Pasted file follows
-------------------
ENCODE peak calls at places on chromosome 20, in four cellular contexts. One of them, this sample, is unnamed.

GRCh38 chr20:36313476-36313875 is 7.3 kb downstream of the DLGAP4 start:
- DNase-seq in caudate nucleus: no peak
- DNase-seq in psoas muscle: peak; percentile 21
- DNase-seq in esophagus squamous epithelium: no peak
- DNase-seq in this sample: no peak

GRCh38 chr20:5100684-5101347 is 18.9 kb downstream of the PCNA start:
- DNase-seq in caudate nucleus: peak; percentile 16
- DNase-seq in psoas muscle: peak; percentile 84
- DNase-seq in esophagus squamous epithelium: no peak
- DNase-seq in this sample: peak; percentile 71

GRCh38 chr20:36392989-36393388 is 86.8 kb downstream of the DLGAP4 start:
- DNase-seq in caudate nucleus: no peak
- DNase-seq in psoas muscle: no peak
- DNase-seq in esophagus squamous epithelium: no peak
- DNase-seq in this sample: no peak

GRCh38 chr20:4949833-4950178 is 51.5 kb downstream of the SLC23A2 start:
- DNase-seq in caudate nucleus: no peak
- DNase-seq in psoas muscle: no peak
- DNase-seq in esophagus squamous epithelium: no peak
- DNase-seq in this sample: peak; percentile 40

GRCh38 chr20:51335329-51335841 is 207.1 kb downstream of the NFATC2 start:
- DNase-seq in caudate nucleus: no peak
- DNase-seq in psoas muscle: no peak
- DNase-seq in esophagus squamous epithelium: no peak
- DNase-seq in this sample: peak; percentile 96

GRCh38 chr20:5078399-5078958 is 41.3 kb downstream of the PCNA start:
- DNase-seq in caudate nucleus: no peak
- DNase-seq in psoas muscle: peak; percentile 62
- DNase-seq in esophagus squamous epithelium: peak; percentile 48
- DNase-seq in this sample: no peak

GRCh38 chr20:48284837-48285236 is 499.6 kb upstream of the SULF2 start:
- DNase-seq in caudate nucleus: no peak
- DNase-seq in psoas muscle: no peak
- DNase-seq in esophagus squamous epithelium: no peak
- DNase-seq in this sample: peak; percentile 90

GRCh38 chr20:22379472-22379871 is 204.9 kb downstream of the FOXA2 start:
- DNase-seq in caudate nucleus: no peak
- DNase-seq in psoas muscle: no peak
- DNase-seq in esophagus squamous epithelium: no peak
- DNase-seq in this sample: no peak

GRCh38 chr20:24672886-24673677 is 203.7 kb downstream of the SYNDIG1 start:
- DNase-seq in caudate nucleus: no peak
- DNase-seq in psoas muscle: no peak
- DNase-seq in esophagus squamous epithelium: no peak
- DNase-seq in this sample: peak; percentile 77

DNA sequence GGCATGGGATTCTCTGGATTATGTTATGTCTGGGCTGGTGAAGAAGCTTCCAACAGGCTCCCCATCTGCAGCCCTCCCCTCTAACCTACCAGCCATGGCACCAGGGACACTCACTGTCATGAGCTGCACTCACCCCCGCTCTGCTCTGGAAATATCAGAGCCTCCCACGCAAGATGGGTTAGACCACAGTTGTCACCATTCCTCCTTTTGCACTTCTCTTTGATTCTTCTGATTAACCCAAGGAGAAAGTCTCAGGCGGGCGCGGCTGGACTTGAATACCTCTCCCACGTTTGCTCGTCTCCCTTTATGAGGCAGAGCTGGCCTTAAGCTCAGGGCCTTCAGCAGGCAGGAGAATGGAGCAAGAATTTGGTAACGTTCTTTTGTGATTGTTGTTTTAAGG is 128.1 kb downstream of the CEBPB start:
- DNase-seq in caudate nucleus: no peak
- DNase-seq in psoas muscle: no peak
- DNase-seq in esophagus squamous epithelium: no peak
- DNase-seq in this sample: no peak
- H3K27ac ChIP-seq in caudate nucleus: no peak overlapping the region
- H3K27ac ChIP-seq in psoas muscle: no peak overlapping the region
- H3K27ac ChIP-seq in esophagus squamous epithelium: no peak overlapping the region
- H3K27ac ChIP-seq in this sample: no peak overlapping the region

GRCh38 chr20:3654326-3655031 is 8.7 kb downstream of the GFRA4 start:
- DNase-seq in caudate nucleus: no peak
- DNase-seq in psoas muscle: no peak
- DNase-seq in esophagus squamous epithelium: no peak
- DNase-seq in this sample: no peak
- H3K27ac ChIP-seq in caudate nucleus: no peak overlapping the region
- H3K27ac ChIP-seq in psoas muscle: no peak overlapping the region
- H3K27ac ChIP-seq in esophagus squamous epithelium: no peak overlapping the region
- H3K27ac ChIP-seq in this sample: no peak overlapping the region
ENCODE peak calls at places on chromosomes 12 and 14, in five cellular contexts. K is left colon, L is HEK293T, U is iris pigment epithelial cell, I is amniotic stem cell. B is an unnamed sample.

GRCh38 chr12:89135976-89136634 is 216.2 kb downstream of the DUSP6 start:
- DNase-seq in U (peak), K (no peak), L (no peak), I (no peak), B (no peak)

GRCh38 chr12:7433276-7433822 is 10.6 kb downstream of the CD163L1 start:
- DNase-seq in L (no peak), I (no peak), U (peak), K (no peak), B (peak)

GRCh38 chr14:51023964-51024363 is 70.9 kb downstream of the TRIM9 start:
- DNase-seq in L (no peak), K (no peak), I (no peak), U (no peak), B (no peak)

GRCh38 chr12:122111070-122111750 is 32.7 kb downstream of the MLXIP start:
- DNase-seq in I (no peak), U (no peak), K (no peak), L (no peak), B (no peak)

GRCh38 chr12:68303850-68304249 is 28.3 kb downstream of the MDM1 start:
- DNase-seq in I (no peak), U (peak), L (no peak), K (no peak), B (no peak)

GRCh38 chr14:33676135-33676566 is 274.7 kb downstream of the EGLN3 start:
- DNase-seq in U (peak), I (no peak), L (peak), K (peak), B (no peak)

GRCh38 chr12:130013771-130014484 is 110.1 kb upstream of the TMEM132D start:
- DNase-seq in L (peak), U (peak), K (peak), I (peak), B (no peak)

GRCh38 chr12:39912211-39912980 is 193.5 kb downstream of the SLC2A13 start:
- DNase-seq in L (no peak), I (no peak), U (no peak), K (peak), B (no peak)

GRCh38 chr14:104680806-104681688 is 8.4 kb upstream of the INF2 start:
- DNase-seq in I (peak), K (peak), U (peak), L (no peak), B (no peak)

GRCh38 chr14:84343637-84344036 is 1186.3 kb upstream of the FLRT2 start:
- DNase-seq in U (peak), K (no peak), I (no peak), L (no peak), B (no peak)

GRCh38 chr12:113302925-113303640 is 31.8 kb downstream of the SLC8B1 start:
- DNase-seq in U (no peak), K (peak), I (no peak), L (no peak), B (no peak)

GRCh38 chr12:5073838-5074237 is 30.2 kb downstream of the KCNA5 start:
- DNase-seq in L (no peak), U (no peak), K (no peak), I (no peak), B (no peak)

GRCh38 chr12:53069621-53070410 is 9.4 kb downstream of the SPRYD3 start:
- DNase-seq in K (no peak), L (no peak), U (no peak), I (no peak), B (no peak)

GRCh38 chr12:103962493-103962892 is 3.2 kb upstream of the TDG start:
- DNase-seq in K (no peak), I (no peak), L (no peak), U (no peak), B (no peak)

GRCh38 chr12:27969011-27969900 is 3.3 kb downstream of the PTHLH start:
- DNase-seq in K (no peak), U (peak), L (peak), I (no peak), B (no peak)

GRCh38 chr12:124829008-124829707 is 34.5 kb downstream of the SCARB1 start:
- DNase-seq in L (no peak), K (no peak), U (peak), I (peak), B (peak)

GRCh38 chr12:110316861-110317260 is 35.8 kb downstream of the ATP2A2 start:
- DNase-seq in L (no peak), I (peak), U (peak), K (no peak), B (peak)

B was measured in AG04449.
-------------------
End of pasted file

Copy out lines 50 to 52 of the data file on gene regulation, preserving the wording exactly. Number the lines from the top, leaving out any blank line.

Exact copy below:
- DNase-seq in esophagus squamous epithelium: no peak
- DNase-seq in this sample: no peak
- H3K27ac ChIP-seq in caudate nucleus: no peak overlapping the region